This week I’ve made a batch of sourdough cheese scones. I’ve made sweet scones before, I’ve made savoury scones before but I’ve never used sourdough in a scone recipe before. They’re quick to make, quick to cook and alas – quick to consume too!
You can double up on the recipe and, after the egg-wash stage, put a dozen in the freezer for another day.
I hunted around the internet for a sourdough focaccia recipe that I liked the look of and finally came across one on the Grain Mill Wagon blog. It’s easy to prepare, I left the dough to prove overnight in the coldest room in the house then, in the morning, added the toppings and popped it in the oven.
It was lovely teamed with a big green salad, a bowl of olive oil and balsamic vinegar for dipping into and glass of wine!
We found a great one on the Breadtopia website. What makes it extra useful is that Eric Rusch guides you through with an accompanying video. Being able to see his “stretch & fold” no-knead method in action is really helpful!
530 gms whole spelt flour
350 gms water
10 gms salt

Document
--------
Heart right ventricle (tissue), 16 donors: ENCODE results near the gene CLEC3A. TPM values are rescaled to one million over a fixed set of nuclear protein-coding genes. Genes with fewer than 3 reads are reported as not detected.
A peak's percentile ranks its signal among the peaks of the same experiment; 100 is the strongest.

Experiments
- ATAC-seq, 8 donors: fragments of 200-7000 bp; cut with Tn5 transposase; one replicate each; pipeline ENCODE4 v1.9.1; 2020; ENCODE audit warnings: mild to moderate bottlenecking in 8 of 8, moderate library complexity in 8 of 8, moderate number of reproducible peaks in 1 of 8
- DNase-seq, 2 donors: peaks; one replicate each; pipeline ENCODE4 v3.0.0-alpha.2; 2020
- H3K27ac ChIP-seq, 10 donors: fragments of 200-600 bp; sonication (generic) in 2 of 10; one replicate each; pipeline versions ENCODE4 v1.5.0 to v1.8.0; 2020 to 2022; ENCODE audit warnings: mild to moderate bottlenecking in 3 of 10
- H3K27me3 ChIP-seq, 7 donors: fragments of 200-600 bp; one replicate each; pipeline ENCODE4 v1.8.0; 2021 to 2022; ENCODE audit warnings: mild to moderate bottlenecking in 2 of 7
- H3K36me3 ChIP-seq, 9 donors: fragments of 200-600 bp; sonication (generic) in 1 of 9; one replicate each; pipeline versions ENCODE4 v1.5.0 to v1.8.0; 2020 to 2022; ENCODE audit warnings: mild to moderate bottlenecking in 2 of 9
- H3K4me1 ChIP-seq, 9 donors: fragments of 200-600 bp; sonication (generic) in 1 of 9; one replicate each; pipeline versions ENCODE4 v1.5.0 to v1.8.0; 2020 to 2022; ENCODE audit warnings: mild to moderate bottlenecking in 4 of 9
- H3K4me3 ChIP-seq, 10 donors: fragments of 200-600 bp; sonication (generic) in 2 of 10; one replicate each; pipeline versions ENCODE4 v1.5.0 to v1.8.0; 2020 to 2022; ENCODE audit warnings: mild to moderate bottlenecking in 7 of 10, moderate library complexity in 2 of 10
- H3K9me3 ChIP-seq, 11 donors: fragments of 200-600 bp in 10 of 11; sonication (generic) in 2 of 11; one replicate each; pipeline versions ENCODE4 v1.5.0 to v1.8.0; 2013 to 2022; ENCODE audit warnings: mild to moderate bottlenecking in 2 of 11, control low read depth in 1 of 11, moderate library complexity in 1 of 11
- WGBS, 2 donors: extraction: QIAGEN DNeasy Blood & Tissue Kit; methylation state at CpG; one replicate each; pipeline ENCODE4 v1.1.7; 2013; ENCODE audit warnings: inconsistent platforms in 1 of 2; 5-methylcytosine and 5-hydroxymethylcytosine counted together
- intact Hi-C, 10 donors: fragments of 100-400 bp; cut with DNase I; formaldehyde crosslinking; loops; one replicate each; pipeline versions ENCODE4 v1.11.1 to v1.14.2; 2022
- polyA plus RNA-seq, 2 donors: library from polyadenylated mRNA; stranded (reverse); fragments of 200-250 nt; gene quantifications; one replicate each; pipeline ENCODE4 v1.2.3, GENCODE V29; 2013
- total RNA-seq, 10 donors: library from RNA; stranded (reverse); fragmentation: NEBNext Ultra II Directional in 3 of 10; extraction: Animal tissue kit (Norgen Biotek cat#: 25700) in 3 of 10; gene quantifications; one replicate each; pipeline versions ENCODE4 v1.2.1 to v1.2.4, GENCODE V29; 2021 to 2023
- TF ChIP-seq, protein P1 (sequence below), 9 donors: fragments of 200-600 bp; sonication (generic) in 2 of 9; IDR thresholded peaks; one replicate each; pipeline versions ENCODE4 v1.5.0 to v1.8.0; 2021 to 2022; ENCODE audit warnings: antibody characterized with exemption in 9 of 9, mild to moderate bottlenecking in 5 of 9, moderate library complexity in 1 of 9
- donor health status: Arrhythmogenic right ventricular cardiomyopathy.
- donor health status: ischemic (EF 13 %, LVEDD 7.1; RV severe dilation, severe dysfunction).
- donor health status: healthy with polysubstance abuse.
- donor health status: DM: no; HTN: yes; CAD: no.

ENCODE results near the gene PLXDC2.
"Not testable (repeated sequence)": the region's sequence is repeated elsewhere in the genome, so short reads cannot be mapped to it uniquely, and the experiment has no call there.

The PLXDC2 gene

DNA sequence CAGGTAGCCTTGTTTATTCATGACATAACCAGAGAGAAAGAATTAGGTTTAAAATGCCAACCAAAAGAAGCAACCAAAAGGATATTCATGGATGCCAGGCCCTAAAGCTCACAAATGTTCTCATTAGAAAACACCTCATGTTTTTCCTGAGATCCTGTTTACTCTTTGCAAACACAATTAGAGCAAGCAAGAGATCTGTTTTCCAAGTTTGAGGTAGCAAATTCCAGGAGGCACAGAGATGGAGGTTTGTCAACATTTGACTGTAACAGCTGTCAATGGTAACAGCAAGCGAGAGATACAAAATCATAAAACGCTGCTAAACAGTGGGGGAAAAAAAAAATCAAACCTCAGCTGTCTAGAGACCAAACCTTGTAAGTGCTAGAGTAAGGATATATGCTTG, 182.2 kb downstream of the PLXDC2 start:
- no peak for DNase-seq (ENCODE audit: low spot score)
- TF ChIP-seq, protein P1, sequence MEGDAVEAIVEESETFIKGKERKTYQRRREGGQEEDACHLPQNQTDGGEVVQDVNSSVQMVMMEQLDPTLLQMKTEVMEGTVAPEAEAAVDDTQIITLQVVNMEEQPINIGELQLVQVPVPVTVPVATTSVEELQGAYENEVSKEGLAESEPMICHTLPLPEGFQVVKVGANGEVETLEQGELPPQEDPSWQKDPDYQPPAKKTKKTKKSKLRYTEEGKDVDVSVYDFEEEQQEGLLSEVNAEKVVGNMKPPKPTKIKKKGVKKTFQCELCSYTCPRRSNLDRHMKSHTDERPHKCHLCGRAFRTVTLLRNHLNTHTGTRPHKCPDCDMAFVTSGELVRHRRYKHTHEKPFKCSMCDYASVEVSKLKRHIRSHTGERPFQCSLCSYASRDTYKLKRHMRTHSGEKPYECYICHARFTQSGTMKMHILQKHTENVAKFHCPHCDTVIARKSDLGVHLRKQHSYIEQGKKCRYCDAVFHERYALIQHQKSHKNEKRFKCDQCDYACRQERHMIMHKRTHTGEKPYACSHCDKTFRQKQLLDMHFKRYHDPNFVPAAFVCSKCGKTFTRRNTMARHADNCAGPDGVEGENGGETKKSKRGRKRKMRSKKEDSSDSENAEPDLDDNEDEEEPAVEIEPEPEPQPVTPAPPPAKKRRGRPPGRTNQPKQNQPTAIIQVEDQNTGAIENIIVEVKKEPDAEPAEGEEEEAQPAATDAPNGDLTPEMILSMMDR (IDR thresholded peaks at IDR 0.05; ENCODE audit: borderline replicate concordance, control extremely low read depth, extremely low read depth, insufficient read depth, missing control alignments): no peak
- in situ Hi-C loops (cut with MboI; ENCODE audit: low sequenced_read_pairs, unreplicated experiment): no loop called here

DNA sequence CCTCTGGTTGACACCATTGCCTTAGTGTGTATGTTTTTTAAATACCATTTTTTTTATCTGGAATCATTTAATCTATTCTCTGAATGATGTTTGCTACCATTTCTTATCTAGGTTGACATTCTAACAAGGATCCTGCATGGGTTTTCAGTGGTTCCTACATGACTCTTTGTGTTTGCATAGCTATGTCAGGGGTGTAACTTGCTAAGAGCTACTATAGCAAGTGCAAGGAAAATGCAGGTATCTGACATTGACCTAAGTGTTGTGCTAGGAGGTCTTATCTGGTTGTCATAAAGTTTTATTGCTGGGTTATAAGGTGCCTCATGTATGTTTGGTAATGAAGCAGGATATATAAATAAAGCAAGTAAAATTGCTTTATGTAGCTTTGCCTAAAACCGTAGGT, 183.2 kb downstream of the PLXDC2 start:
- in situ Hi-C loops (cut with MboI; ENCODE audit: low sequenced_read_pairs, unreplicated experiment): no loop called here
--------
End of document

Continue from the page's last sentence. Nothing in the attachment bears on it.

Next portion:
3 tbs honey or sugar or 2 tbs agave
¼ cup sourdough starter
Follow the directions in Breadtopia‘s 2-part video below, then bake the loaf at 230°C for 45 minutes or until the bread’s internal temperature is 90-95°C
It begins with making a starter. This is a living, breathing culture. There are various methods of making a starter – flour & water, flour & apple juice – ours is a mixture of flour, milk & natural yoghurt. No extra yeast is added, it relies on naturally occurring yeast in the flour and air. The starter is ‘fed’ daily – we feed ours with:
4 tablespoons strong white bread flour
3 tablespoons milk
1 tablespoon natural yoghurt
Some bakers have nurtured the same starter for decades… even centuries!
A portion of starter is added to flour & water for each new loaf – along with any additional ingredients such as seeds, cheese, honey etc.
We’ve been very pleased with the results!
The bread has a lovely open texture and distinctive sourdough smell & taste.
It’s great with all kinds of food – it’s particularly good with different cheeses, cooked meats, pickles etc – it was, in fact, ideal as part of this traditional Ploughman’s lunch.
And when it’s past its best, it makes great breadcrumbs for future use!
If you fancy having a go yourself, here are a few links to websites & books that we’ve found helpful: